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NJ Transit OKs 10% Fare Increase

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By David A. Michaels, Staff Writer, North Jersey Media Group, The Record

Published: May 3, 2007

 

NJ Transit approved a fare increase of about 10 percent for most bus and rail trips on Wednesday, a boost that could become more regular in the future, officials said.

 

It will take effect June 1.

 

One board member voted for the increase, then blistered the state Legislature for not finding more money for public transportation. Some advocates have pressed for a dedicated source of funding, such as higher gas taxes or a special sales tax, instead of passing the agency's growing costs to riders.

 

"We don't have a Legislature that has the courage to enact an increased gas tax that would help provide the source of ongoing funding," said board member Kenneth E. Pringle. "The people we are going to raise the fares on today are people who are doing the right thing."

 

Pringle, who also serves as mayor of Belmar, said the increase could not be avoided this year. He said riders should pay their fair share, but insisted they should not be expected to fund new services that might not benefit many of them.

 

"We are asking our passengers to subsidize the expansion of our service and provision of services in new areas that frequently can't be justified by the amount of fares that we are going to recover," he said.

 

Pringle later questioned two ongoing projects, the Passaic-Bergen and Northern Branch rail services, that would likely incur large deficits for NJ Transit.

 

John S. Wisniewski, chairman of the Assembly Transportation Committee, said Pringle's criticism was warranted, although the lawmaker said state funding would not come from the gas tax, which is among the lowest in the nation.

 

"We need to deliver that public good by providing an appropriate level of subsidy," Wisniewski said. "We have not done that, which has forced Transit to go to the fare box three times in the past five years."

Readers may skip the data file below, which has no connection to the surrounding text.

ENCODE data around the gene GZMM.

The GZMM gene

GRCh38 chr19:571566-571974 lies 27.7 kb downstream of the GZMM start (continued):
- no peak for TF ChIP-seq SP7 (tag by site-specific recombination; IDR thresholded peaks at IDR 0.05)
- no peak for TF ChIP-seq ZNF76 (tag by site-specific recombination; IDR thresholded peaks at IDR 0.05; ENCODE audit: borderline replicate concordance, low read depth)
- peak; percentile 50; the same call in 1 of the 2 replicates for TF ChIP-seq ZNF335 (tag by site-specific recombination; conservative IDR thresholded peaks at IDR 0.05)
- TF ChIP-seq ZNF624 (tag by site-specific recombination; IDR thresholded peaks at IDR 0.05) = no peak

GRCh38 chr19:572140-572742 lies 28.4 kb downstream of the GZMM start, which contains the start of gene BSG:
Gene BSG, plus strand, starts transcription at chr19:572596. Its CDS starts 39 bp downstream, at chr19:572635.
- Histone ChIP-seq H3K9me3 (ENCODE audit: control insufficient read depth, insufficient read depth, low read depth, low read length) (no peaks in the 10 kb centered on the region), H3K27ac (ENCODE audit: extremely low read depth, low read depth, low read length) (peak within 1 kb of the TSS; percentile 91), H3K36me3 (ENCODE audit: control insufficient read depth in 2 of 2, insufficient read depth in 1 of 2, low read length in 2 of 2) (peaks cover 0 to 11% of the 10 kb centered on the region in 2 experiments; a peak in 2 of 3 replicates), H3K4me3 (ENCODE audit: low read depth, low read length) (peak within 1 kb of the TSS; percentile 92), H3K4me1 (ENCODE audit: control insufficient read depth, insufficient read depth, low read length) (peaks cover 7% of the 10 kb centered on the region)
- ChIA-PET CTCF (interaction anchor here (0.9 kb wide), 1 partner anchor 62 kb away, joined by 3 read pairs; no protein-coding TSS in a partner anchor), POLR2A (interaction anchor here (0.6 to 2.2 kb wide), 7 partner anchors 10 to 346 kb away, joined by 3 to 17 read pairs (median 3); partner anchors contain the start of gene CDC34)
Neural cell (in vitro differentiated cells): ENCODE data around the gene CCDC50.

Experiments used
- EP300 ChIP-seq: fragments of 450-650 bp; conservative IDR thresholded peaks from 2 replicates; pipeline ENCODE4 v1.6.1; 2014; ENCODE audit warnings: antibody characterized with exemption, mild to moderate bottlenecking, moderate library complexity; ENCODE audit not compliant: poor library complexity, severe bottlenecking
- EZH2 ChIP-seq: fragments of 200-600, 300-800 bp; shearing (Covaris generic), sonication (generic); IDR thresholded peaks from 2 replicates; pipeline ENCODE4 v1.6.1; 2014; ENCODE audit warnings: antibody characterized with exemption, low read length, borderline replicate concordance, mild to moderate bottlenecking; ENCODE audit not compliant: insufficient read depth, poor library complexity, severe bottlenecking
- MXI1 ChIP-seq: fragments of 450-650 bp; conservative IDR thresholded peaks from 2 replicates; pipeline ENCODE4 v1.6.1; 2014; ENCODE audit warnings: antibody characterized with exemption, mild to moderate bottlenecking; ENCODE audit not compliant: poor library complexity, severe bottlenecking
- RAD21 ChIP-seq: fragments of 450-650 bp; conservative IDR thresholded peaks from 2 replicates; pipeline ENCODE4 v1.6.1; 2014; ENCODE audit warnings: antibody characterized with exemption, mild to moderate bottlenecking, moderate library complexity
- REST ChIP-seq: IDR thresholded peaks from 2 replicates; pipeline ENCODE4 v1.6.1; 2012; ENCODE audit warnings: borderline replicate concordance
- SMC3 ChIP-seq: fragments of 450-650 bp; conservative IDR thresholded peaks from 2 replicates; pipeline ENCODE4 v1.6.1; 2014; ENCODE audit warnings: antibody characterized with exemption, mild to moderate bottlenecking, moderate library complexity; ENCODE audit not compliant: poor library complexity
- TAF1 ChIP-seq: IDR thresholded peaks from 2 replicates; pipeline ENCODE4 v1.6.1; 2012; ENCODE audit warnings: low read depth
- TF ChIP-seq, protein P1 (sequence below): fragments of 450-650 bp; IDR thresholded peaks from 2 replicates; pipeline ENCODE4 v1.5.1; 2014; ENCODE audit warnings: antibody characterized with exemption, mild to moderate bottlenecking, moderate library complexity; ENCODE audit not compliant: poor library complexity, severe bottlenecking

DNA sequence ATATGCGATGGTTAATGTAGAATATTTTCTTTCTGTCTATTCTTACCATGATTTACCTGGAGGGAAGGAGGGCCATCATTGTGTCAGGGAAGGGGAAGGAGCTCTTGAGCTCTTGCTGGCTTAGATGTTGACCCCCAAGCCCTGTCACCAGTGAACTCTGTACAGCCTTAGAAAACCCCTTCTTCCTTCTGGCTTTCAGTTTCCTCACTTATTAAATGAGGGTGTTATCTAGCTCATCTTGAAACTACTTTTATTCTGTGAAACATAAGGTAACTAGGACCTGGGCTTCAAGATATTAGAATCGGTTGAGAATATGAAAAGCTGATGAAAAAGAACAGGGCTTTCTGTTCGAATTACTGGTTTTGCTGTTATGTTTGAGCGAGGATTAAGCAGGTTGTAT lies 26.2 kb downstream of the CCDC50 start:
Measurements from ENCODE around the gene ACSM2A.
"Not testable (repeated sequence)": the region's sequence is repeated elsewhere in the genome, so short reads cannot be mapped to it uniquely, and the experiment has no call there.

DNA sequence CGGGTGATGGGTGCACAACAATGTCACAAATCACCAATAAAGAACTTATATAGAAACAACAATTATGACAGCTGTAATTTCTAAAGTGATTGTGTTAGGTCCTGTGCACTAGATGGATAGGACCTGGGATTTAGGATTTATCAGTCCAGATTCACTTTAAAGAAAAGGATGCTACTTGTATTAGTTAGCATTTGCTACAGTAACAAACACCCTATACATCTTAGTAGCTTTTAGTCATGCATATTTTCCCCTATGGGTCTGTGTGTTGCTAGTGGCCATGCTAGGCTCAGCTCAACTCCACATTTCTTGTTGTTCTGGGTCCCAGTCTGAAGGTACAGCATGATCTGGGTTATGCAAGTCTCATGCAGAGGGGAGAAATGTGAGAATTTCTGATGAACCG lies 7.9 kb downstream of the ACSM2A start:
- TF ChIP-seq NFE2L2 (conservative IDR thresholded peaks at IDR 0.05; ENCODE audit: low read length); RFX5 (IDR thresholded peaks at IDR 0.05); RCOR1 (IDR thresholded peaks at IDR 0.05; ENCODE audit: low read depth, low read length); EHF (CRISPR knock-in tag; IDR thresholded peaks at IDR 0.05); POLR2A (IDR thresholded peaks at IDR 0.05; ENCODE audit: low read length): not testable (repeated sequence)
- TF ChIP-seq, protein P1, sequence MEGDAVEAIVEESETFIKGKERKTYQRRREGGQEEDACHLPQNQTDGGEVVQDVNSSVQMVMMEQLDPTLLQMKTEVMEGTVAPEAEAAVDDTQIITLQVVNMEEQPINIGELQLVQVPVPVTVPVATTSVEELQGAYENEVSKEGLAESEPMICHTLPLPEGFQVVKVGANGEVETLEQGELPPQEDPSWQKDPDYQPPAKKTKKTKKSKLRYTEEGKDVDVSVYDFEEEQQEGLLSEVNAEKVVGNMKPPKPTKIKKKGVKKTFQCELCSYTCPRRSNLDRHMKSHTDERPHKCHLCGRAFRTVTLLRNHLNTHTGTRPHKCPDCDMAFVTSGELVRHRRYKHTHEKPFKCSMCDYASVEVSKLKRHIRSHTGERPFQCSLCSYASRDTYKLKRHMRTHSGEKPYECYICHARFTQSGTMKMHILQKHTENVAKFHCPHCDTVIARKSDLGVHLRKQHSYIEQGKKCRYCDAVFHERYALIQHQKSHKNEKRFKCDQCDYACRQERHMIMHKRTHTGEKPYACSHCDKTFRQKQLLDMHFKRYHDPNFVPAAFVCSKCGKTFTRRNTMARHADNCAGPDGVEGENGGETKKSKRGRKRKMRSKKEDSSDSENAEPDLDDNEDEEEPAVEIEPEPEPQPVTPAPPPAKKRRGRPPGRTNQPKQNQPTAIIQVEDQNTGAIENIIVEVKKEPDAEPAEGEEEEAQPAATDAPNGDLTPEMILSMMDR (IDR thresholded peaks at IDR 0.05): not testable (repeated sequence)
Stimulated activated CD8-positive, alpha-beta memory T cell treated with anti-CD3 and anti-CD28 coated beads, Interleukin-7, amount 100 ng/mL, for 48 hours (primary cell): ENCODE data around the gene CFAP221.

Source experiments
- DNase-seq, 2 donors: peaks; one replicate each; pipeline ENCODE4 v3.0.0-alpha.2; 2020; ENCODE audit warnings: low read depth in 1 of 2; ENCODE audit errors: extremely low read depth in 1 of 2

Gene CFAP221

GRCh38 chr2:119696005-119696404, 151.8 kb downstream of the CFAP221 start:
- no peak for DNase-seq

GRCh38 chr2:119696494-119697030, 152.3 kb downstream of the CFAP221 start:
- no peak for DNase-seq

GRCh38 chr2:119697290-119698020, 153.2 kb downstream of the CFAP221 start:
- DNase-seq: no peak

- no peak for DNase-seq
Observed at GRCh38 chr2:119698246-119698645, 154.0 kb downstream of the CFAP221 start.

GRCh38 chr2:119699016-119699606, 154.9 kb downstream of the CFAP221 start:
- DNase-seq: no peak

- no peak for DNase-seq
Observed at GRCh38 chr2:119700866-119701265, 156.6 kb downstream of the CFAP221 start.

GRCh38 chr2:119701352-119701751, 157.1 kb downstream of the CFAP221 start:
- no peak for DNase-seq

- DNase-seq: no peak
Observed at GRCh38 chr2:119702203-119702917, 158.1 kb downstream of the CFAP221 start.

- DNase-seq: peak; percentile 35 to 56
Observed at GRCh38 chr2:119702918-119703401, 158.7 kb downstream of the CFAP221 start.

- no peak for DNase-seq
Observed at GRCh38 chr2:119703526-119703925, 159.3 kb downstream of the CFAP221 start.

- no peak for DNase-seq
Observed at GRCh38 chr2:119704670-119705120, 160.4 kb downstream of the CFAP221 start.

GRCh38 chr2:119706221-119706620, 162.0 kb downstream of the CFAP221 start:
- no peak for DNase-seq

Many riders who wrote the agency or attended public hearings were not very forgiving of NJ Transit's financial situation. The agency also raised fares in 2002 and 2005, after avoiding fare increases throughout the 1990s

 

Armando Rodriguez, a commuter from Dumont, said the Pascack Valley line's service does not justify a fare increase. The line does not have midday or weekend service, and many stations have limited parking that is available only for local residents.

 

"You deal with the inconvenience of standing-room only, and then they hit you with an increase without really improving the service," said Rodriguez, who works near Wall Street.

 

Some advocates pressed the agency to keep fares stable for local bus passengers, some of whom rely on public transportation to get to work. NJ Transit officials said they could not afford to protect bus riders from fare increases, as they did two years ago.

 

"It's getting expensive," said Dina Price of Little Ferry, whose monthly bus pass would increase by $7. "I have to use the bus system because I don't have a car."

 

Pringle suggested that it was time to debate how to spread that burden across the state. He said the state has put off the need to reconcile its revenues, a point that has been made by lawmakers as well.

 

"Our citizens like to be lied to about what things cost, and unfortunately our Legislature plays along," Pringle said. It "basically feeds this myth that you get something for nothing. Unfortunately with our budget, we are not in a position to do that."

 

By the numbers

 

NJ Transit approved an average fare increase of 9.6 percent that will take effect June 1. The new policy means:

 

* One-zone, local bus fares would increase 8 percent, from $1.25 to $1.35.

 

* Monthly bus and rail passes would increase about 10 percent.

 

* Peak-hour fares will begin at 7 a.m. instead of 6:30 a.m., extending the discounted off-peak rate to 16 trains.

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